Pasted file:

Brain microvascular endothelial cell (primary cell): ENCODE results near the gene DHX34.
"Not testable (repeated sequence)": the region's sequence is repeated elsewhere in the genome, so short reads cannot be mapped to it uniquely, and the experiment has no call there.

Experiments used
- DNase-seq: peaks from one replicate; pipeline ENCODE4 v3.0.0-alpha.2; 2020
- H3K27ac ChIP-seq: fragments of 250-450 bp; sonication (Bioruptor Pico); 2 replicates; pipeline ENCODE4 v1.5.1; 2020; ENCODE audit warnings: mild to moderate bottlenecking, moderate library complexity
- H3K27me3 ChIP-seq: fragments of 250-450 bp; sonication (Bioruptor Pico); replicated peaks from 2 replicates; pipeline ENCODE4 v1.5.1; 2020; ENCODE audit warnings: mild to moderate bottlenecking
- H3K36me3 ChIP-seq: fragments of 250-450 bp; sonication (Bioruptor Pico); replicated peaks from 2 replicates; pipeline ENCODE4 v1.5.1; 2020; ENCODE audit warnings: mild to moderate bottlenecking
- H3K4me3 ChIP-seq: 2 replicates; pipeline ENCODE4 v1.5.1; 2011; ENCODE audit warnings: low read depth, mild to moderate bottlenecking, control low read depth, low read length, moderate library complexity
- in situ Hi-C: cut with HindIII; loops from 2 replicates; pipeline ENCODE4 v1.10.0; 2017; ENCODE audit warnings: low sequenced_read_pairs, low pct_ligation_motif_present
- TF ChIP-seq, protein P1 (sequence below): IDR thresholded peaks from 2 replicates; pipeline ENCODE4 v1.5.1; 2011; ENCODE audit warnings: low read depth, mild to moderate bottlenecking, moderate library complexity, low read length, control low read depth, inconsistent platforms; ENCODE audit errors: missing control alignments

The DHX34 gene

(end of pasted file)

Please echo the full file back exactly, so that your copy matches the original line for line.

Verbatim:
Brain microvascular endothelial cell (primary cell): ENCODE results near the gene DHX34.
"Not testable (repeated sequence)": the region's sequence is repeated elsewhere in the genome, so short reads cannot be mapped to it uniquely, and the experiment has no call there.

Experiments used
- DNase-seq: peaks from one replicate; pipeline ENCODE4 v3.0.0-alpha.2; 2020
- H3K27ac ChIP-seq: fragments of 250-450 bp; sonication (Bioruptor Pico); 2 replicates; pipeline ENCODE4 v1.5.1; 2020; ENCODE audit warnings: mild to moderate bottlenecking, moderate library complexity
- H3K27me3 ChIP-seq: fragments of 250-450 bp; sonication (Bioruptor Pico); replicated peaks from 2 replicates; pipeline ENCODE4 v1.5.1; 2020; ENCODE audit warnings: mild to moderate bottlenecking
- H3K36me3 ChIP-seq: fragments of 250-450 bp; sonication (Bioruptor Pico); replicated peaks from 2 replicates; pipeline ENCODE4 v1.5.1; 2020; ENCODE audit warnings: mild to moderate bottlenecking
- H3K4me3 ChIP-seq: 2 replicates; pipeline ENCODE4 v1.5.1; 2011; ENCODE audit warnings: low read depth, mild to moderate bottlenecking, control low read depth, low read length, moderate library complexity
- in situ Hi-C: cut with HindIII; loops from 2 replicates; pipeline ENCODE4 v1.10.0; 2017; ENCODE audit warnings: low sequenced_read_pairs, low pct_ligation_motif_present
- TF ChIP-seq, protein P1 (sequence below): IDR thresholded peaks from 2 replicates; pipeline ENCODE4 v1.5.1; 2011; ENCODE audit warnings: low read depth, mild to moderate bottlenecking, moderate library complexity, low read length, control low read depth, inconsistent platforms; ENCODE audit errors: missing control alignments

The DHX34 gene